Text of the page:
The readings in LT7100 Design of Performance & Instructional Systems have provided a strong, foundational framework for instructional design (ID) by presenting historical and current approaches to developing learning experiences. A couple of themes that I am pleased to highlight are that: ID approaches have a general framework for designing learning methods, and ID follows a similar pedagogy to curriculum design that all educators learn to develop.
Approaching any educational project with contextual guidelines rooted in instructional curriculum design reflects my professional experience in education, my prior knowledge, and experiences. The course textbook Real World Instructional Design (Cennamo & Kalk, 2019) is valuable in presenting the historical context of ID along with practical approaches to designing learning projects and systems. The comprehensive detail of various frameworks of ID from ADDIE to the Five Ds of instructional design are not only helpful as guidelines of structure and process, but diverse approaches highlight the concept that ID pathways are flexible as long as important details are not overlooked. The textbook’s experiential case examples also present real-world scenarios that provide creative insights. Thus, flexibility grounded in history and best practices appeals to many in our class from diverse academic and professional backgrounds because it fosters creativity and problem solving.
The supplemental academic articles that Dr. Richardson has curated are equally as helpful as the textbook. Klein & Kelly’s (2018) ID competencies article provides key insights into what employers expect from designers based upon interviews, job announcements, and other career-applicable criteria. For potential IDs, the article is a helpful guide pertaining to skills and processes that are valuable as an ID. As a student of history, I also find helpful Reiser’s (2001) article chronicling ID in a historical context that includes audio/visuals, chalk boards, and television instruction as ID tools. As a former teacher who admits to using old technology (anyone remember transparencies?), it is comforting to realize that all of these pedagogical tools are in the realm of instructional design.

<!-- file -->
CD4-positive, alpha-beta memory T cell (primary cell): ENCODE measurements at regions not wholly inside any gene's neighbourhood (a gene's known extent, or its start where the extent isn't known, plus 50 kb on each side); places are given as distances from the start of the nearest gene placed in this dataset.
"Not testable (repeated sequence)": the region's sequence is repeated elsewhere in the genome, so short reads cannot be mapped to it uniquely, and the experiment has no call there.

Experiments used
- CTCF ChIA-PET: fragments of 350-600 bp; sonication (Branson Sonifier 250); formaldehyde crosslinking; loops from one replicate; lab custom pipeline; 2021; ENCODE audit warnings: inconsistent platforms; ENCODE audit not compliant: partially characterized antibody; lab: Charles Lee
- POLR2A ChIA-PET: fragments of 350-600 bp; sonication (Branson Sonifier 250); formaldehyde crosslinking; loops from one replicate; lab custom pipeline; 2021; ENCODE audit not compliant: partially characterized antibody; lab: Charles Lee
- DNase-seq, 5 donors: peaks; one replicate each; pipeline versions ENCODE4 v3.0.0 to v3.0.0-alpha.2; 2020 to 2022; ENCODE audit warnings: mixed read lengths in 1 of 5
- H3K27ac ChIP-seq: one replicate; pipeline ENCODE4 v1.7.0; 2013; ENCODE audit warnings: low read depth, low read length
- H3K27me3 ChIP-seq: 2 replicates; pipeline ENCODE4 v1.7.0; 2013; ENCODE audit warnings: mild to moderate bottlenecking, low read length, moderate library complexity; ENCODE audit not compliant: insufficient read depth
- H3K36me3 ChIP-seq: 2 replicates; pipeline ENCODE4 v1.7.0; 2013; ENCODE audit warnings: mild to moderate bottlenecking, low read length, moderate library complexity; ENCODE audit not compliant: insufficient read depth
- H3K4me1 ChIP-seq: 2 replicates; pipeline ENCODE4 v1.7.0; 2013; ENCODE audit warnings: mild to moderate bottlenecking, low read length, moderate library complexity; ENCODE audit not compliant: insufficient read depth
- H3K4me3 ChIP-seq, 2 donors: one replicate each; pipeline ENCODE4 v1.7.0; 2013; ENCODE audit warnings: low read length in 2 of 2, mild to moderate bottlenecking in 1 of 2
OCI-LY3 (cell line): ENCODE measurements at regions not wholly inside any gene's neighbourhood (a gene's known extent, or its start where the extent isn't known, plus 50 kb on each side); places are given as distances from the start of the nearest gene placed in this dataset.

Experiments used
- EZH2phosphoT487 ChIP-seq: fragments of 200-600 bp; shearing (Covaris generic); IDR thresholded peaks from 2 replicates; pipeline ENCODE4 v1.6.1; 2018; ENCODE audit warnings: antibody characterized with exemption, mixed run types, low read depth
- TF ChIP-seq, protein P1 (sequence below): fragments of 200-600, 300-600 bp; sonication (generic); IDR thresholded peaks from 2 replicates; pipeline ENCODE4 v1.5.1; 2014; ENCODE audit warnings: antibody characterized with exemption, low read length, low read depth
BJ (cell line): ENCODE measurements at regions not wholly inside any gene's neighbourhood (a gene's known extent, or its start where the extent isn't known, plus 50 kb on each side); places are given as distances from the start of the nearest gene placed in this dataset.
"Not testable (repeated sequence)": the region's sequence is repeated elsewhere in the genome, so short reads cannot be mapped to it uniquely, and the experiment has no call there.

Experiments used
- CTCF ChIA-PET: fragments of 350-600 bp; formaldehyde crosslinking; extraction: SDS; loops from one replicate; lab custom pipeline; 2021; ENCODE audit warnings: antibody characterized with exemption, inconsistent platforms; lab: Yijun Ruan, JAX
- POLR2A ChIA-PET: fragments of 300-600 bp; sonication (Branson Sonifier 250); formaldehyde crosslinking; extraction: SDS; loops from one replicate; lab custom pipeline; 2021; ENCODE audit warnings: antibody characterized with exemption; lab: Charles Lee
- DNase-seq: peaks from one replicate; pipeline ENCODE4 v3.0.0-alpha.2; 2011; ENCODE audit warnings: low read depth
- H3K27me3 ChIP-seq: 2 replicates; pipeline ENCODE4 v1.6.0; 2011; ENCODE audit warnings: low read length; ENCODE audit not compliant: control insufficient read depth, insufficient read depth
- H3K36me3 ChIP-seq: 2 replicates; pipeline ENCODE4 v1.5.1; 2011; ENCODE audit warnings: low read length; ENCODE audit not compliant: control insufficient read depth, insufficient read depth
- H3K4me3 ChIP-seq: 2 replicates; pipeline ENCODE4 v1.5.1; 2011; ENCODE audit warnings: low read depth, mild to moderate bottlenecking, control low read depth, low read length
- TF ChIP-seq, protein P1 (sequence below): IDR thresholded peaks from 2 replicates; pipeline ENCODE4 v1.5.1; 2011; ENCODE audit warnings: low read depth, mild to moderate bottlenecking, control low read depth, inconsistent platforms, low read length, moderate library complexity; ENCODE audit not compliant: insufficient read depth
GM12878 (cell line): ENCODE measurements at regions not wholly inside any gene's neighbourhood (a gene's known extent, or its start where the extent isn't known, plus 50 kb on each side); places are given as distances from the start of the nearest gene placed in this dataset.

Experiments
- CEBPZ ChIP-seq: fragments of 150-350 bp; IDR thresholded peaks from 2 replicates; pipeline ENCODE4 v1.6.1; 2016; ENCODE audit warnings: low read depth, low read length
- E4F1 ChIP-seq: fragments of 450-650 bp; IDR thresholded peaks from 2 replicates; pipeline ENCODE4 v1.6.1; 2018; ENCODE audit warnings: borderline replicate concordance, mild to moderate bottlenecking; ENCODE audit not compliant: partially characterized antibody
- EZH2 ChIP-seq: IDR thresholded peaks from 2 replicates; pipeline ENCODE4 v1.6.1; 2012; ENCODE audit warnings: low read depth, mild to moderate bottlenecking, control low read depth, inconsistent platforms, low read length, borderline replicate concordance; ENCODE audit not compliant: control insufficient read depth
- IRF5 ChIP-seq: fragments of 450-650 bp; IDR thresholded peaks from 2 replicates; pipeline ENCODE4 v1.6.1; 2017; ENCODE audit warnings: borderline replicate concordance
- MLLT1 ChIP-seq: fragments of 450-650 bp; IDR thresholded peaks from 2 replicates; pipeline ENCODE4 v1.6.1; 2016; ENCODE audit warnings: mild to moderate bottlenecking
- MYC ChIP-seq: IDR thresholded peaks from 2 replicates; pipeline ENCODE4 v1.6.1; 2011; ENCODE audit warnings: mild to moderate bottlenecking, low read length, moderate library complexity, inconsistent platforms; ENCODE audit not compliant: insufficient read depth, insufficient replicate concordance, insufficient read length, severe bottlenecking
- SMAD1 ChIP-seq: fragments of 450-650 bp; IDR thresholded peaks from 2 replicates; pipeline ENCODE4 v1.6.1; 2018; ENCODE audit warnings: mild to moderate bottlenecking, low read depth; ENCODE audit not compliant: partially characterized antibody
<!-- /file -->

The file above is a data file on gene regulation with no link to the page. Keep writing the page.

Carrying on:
In addition to the theme of general frameworks for ID, the other theme in our readings that is relevant to my personal experience is that ID concepts are fundamentally similar to curriculum design. What I often valued as a teacher was to plan, assess, and develop effective learning experiences for my students. Similarly, ID frameworks and planning approaches employ technologies and methodologies that all teachers utilize for their students, whether in K-12, higher education, or private industry. Needs assessment is another important step in the ID process that is well explained in Cekada’s (2011) article which focuses on workplace training programs. The questions she raises in doing assessments correctly relates directly to my work in higher education since effective professional development is the result of deliberative planning.
That instructional design follows a framework approach and parallels curriculum design makes sense to me since effective educational results follow student-focused planning. I am encouraged that the readings in LT7100 are providing a foundation of learning ID systems and approaches.
Cekada, Tracey L. (2011, Dec.). Conducting an effective needs assessment. Professional Safety 55, 28-34.
Cennamo, Katherine & Kalk, Debby. (2019) Real world instructional design: An iterative approach to designing learning experiences. (2nd edition). Routledge.
Klein, James D. & Kelly, Wei Qiang. (2018). Competencies for instructional designers: A view from employers. Performance Improvement Quarterly 31 (3), 225-247. https://doi.org/10.1002/piq.21257.
Reiser, Robert A. (2001). A history of instructional design and technology: Part I: A history of instructional media. Educational Technology Research & Development 49 (1), 53-64.